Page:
I have been on a pump vacation for a few days now. Thought I had adjusted my long acting insulin to where everything would be fine. Went low in the mid afternoon 3 days in a row.Figured it was time to do a basal test.
Woke up with bg at 130, took 3 units of novolog at 6:20 and ate 50 carbs (1:25 plus correction) at 6:50. Using dex I tracked that by My blood sugar kept dropping well after noon. I was about to chalk this up as too much basal when around 1:15 it leveled off at 75. Then it stayed at 75 for the next 3 hours. Is it possible that my morning shot at 6:20am affected my sugar for 7 hours? If that's the case of course I'm going low because my lunch is an early one, and I take my bolus at 11:00am. I assumed I was stacking a little, with a 4-5 hour insulin life, but if it's truly lasting until 1:20pm, I'm probably stacking onto 25% leftover from morning bolus.
I am still early in this, and my TDD is between 15-20 units per day. Would being more sensitive to insulin make it last longer as well? Just would like to see if anyone's last longer in them to validate my case.
Usually fast acting is 4 hours. I am pretty normal, but it varies from person to person.
I would check hourly on a "normal" (ha ha) day and see the rise and fall.
Basal testing is not big here, and I do not do it often, but when starting out it can really help you see the levels--record and look.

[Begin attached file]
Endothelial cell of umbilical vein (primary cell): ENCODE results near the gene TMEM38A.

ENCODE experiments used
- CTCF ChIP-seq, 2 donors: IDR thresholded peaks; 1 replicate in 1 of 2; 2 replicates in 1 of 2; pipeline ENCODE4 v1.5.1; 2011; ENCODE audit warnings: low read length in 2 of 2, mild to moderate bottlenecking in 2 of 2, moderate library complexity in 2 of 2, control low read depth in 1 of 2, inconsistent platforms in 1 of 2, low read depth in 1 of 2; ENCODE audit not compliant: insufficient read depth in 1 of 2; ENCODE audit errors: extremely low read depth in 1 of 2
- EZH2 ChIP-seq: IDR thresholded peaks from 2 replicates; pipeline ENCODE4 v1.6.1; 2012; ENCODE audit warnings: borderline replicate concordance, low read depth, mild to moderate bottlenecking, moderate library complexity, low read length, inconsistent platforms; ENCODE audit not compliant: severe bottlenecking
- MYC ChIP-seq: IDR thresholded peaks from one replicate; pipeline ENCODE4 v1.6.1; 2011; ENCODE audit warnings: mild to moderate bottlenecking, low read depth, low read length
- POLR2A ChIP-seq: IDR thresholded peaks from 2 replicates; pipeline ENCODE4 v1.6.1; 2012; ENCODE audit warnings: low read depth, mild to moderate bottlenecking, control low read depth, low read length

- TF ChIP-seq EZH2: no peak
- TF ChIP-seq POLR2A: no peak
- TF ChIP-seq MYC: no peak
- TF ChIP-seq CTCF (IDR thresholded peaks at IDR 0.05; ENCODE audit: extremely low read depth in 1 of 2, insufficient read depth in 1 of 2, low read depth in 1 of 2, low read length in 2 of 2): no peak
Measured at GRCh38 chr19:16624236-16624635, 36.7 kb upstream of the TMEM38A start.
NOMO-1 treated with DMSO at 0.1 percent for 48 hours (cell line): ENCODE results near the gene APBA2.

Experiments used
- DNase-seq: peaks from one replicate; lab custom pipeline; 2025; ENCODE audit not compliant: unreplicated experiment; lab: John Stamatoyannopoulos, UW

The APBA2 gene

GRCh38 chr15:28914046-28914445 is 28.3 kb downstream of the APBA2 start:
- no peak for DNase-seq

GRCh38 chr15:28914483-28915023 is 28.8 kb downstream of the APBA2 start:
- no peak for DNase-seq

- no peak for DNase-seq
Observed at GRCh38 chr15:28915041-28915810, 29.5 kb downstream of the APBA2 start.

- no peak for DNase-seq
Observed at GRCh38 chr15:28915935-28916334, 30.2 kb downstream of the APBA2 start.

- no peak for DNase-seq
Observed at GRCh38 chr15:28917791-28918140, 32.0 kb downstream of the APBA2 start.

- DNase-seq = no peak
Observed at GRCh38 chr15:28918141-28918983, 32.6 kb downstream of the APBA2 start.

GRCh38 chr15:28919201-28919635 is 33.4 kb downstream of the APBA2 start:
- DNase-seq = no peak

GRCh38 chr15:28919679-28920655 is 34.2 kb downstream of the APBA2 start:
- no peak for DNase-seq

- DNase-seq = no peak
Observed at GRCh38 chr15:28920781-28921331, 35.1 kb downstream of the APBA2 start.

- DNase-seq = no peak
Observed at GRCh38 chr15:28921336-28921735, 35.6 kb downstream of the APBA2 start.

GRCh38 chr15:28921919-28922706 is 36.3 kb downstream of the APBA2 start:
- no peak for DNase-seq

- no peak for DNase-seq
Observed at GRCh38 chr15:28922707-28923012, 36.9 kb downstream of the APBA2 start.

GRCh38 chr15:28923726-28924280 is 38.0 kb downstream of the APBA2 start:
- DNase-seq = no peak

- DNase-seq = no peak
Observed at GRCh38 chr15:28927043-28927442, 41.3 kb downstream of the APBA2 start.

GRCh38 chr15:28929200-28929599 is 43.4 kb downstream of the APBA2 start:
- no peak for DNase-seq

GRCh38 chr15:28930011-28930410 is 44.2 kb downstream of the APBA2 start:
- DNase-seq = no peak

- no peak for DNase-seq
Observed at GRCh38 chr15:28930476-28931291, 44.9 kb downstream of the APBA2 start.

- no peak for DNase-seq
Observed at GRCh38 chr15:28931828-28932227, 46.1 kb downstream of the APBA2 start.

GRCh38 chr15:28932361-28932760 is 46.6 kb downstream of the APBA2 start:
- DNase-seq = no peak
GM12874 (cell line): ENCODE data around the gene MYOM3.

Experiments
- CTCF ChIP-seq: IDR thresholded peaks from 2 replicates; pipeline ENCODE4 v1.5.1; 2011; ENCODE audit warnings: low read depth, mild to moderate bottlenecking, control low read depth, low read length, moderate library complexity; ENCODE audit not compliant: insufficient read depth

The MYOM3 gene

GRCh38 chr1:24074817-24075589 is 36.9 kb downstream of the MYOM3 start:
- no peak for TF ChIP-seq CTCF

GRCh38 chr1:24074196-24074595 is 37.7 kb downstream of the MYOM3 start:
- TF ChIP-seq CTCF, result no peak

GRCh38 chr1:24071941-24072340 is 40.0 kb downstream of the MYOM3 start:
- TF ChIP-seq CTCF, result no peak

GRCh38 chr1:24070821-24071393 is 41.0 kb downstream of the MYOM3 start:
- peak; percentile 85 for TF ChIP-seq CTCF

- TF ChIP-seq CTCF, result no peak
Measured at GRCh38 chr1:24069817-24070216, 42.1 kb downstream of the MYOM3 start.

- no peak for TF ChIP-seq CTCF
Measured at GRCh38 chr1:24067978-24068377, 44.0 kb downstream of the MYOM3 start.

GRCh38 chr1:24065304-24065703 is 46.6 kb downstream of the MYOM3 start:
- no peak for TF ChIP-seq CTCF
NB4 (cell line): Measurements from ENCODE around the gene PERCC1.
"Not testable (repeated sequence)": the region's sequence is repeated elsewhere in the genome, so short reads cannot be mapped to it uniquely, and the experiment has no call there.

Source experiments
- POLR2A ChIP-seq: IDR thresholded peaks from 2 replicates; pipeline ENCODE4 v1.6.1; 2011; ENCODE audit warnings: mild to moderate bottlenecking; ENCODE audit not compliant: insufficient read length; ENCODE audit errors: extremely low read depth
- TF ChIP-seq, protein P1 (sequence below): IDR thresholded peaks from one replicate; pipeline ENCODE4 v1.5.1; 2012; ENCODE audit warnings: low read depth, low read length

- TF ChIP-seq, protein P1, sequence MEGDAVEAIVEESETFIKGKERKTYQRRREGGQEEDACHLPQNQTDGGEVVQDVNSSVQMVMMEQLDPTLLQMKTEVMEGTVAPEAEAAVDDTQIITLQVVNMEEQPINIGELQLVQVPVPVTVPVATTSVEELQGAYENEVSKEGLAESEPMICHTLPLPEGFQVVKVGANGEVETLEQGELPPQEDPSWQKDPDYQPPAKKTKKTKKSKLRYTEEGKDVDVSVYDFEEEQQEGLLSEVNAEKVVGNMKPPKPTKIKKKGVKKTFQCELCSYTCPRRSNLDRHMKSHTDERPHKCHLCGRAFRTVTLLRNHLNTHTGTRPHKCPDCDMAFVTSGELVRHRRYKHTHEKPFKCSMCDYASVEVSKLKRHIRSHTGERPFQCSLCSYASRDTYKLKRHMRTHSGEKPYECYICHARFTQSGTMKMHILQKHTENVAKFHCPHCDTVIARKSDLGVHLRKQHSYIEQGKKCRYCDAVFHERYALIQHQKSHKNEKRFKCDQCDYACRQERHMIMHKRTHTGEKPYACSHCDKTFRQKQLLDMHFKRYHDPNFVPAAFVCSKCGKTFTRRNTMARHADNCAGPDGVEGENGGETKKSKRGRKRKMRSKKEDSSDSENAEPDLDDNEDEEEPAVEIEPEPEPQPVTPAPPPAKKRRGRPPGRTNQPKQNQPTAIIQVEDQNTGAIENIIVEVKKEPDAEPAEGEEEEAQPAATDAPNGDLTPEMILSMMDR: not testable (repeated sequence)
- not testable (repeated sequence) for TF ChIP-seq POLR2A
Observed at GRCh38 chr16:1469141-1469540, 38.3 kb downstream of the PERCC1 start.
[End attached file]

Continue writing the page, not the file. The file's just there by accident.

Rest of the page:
Usually, in my mind, the more insulin you require, the less likely that you are more sensitive. When I was first diagnosed in 1962, I took over 150 units per day (I know, different time, different insulin) but I now dose about 12 units of novolog per day. It can all change.....
Yeah, I know the normal limits on fast acting. But I have viewed in the past that my bg tends to keep dropping well after the "4 hour rule". I was just wanting to see if anyone has noticed theirs keep dropping in the 6+ hour range ever. I have seen this on me multiple times (or at least close to 6 hours, this is the first for a 7 hour drop), so just wanted to hear from others that might do this.
Insulin is depleted on a bell curve, it's not linear. Example: If your insulin lasted four hours you would have about 5-10% left in three hours ...not 25%. And yes insulin will lasts 5-6 hours but on a pump the duration setting is a way to increase or decrease correction insulin so it has a impact on target numbers. A pump may work better set at 3 hours when in fact the insulin is actually lasting 5-6 hours.
I can make corrections at 2 hours without any fear of stacking because my pump assumes my BG at 2 hours post meal bolus is 130mg/dL not 90mg/dL....these calculations are hard to make when on MDI, it's hard to track IBO.
Hi John - it's actually not like a bell curve. If you want a big picture idea of what the curves look like, please see ManageBGL.com. It plots the insulin profile curves and you can easily see stacked insulin etc.
I think those are skewed curves. On a classic bell curve, the increase and decrease on either side of the highest point of the curve are identical.
Yes you guys win, technically the gaff shows skewed distributions.
Insulin action time varies widely, all sorts of physiological factors, with heat and exercise reducing it. My daughter (8 years old) has an action time of around 6 hours, mine is around 3.
If you've just got back to MDI, try ManageBGL.com - it can help you understand where things are going wrong, especially with multiple insulins, varying ratios and timing and size of meals, and the active insulin tracking is algorithmic (ie calculated) rather than buckets for hour 1 (15%), hour 2 (45%).. etc